And, if you are a buyer’s agent (or rental agent), conducting showings at a set, scheduled time after you’ve already met and vetted the client(s) in a public place—and after you’ve corresponded with the listing agent—is one of the safest ways to do it. By doing showings at a scheduled time or between certain hours when you know other agents and buyers are going to be there showing the home, too, you’re reducing your risk. Also, these days, virtual showings have gone a long way as we’ve seen with COVID-19, and it’s okay to utilize technology as much as you can before having to physically meet.
Showings Can Also Present Dangers
In a major city where there’s always people around in close vicinity to where you are showing a home, the risk of something happening to an agent during a showing is lower than that in a suburb or rural area, and perpetrators of these crimes know this. We’ve said it before and we’ll say it again—bring someone with you if you can, and at the very least, make sure someone knows where you are at all times. If you feel uncomfortable, trust your gut. Don’t get out of your car until you can visualize the person.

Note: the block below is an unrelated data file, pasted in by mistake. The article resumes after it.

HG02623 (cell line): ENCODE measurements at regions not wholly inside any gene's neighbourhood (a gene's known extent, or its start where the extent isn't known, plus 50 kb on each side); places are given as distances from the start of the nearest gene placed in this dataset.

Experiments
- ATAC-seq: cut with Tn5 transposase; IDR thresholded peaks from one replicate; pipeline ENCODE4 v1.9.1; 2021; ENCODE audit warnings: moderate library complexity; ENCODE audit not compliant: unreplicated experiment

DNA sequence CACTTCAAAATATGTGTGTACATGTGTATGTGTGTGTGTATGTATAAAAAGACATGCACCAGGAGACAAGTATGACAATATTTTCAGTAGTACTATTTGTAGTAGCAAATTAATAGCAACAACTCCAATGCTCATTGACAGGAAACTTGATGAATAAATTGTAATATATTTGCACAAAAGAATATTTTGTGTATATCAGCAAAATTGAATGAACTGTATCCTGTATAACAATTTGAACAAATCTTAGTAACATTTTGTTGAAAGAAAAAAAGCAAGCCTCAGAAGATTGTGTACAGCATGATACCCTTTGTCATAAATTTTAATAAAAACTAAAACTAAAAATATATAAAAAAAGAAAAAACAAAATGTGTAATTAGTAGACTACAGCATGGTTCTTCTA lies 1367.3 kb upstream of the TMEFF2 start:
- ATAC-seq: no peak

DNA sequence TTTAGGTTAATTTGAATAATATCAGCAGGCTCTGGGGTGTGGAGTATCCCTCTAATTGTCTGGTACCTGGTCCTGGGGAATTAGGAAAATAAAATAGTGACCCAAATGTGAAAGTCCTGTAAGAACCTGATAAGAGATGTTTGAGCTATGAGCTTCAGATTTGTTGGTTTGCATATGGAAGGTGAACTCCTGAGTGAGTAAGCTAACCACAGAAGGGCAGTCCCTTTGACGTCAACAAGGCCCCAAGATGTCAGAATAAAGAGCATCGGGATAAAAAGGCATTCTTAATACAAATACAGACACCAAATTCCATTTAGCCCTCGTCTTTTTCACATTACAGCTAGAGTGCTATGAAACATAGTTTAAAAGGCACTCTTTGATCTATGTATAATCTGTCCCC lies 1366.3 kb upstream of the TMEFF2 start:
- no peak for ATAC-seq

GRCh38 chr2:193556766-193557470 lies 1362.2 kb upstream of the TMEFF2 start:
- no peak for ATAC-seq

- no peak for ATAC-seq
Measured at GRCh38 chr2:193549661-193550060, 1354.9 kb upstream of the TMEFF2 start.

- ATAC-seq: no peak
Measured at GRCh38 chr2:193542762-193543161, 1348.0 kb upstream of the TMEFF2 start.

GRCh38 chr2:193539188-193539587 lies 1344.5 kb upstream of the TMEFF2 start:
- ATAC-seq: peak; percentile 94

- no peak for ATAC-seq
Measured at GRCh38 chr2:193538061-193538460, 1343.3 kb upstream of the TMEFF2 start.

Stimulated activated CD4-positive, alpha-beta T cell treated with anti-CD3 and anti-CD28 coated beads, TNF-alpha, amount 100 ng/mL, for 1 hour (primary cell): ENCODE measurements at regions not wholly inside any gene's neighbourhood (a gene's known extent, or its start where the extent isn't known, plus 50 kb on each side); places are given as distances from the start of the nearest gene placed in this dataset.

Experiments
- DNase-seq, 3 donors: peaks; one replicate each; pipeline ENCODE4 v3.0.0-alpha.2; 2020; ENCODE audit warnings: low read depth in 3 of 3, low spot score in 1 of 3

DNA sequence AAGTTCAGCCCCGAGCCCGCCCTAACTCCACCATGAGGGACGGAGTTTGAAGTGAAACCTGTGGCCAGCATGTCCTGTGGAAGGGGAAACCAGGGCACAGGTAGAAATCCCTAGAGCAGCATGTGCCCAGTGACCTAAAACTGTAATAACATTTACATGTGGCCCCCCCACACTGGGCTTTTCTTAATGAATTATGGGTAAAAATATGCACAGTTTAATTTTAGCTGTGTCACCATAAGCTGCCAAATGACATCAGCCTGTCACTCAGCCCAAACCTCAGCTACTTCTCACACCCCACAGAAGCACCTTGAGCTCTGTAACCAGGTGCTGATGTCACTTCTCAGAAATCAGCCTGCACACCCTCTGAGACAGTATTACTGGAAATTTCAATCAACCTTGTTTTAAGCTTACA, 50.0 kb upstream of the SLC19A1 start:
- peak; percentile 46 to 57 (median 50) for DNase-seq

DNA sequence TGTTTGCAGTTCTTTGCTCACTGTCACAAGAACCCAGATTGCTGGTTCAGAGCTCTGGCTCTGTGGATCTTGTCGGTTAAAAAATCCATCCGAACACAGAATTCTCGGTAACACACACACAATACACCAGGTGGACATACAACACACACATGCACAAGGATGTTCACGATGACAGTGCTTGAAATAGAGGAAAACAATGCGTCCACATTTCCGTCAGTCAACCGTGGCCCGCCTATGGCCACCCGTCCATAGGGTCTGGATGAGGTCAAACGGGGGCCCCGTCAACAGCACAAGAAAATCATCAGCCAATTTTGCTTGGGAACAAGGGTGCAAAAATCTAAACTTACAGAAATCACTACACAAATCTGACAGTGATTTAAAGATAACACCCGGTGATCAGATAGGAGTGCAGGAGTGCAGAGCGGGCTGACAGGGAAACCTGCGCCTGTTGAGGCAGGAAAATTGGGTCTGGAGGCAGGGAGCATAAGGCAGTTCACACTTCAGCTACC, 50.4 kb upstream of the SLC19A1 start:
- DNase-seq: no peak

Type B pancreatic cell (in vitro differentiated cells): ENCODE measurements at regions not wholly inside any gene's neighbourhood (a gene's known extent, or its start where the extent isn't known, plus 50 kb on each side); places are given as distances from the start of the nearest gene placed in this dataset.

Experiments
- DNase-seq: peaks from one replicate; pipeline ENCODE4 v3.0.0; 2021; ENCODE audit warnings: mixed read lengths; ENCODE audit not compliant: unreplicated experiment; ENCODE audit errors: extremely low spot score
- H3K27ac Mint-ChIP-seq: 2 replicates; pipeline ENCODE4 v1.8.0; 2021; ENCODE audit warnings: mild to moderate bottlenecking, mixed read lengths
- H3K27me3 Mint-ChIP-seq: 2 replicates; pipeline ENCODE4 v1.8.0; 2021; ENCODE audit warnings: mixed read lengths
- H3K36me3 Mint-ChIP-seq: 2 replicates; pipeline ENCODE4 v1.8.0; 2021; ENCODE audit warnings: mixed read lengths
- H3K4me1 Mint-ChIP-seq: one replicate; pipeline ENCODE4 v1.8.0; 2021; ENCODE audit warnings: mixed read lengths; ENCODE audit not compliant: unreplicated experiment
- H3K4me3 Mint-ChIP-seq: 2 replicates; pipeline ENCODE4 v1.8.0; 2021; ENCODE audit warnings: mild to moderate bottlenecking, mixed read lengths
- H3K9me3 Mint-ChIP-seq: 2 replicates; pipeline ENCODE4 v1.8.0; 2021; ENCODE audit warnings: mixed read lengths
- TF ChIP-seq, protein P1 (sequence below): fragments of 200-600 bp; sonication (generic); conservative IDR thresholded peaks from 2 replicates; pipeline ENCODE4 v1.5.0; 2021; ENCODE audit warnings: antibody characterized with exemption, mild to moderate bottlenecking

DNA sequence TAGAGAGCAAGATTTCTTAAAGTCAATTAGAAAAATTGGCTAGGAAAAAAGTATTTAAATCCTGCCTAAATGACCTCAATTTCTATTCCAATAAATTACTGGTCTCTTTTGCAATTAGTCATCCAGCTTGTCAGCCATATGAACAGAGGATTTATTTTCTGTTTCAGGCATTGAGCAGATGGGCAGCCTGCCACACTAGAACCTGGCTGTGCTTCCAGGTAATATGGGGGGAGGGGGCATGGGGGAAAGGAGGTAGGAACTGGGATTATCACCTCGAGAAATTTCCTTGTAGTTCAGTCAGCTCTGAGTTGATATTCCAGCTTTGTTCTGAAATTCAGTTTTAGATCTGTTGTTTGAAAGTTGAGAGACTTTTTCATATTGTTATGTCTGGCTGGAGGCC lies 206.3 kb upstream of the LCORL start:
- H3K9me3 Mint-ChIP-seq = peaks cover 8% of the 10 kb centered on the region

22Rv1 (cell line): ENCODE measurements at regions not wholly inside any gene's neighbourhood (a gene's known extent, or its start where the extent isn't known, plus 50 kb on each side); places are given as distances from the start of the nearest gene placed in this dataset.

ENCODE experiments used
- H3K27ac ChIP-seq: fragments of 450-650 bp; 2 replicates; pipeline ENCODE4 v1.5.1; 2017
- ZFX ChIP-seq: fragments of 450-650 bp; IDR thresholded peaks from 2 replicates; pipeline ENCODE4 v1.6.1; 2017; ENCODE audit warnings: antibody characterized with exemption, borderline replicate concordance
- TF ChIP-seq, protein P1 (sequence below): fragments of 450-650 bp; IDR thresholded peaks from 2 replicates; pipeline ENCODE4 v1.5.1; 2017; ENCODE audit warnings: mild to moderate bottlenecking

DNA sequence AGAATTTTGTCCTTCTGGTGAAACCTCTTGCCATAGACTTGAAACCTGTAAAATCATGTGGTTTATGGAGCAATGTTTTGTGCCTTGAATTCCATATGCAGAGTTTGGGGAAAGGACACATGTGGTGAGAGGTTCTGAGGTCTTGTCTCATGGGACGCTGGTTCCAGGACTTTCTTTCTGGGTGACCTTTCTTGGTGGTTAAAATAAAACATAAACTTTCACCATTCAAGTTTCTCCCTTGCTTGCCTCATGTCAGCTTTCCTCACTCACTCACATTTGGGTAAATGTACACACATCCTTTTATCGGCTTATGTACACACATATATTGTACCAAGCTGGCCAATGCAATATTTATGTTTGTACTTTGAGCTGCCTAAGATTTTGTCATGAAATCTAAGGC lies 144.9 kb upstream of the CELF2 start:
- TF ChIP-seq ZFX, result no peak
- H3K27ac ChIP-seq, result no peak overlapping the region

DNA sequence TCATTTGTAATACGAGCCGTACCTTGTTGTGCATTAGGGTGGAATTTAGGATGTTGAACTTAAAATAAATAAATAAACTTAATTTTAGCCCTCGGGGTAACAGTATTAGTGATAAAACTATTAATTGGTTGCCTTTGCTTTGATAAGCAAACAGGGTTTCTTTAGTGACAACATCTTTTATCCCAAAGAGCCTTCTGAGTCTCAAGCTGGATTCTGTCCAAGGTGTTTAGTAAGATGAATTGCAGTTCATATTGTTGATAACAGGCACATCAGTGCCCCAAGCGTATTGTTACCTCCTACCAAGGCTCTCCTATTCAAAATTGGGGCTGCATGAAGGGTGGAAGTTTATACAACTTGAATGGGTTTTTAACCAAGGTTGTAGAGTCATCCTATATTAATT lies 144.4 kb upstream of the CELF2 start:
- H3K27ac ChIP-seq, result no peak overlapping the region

Have a Safety Plan No Matter What
Fierce competition makes it hard for agents to always properly vet people and meet them in person at your office before showing a home or having an open house. But, your safety is of the utmost importance, and losing your sense of security or even your life over your job is never worth it. Of course, what’s happening to real estate agents is no one’s fault aside from the person who wants to inflict harm. But, as long as crimes against agents exist, we need to remind ourselves to continue to maintain our safety.
The problem is, when we hear about another attack happening, many of us resort to practicing agent safety for just a few weeks after until essentially getting lazy with it. We can’t get lazy.
The good news is that many brokerages and agents are going to great lengths to protect everyone involved. Some agents may choose to carry a concealed weapon. Others may use simple codes like “bring the red file” or some variation of the phrase. A subtle call like this lets another agent know that you feel unsafe and you need someone to come by, but without setting off an alarm.
The Bottom Line
There are many strategies out there to help agents feel and be safer in their job, and if you’re a new agent, you can ask what your brokerage does to help keep their agents safe.
All this being said, you can’t live your life in fear; you have to do your job. Most real estate agents are aware of the risks associated with this profession and use common sense tactics to stay safe. So, do what you can to keep yourself safe, and work with your brokerage if they don’t already have a solid safety plan in place for their agents. We can all work together to make sure agents are not putting themselves at risk simply by showing up to work.
It may be a long road ahead, but we can do it.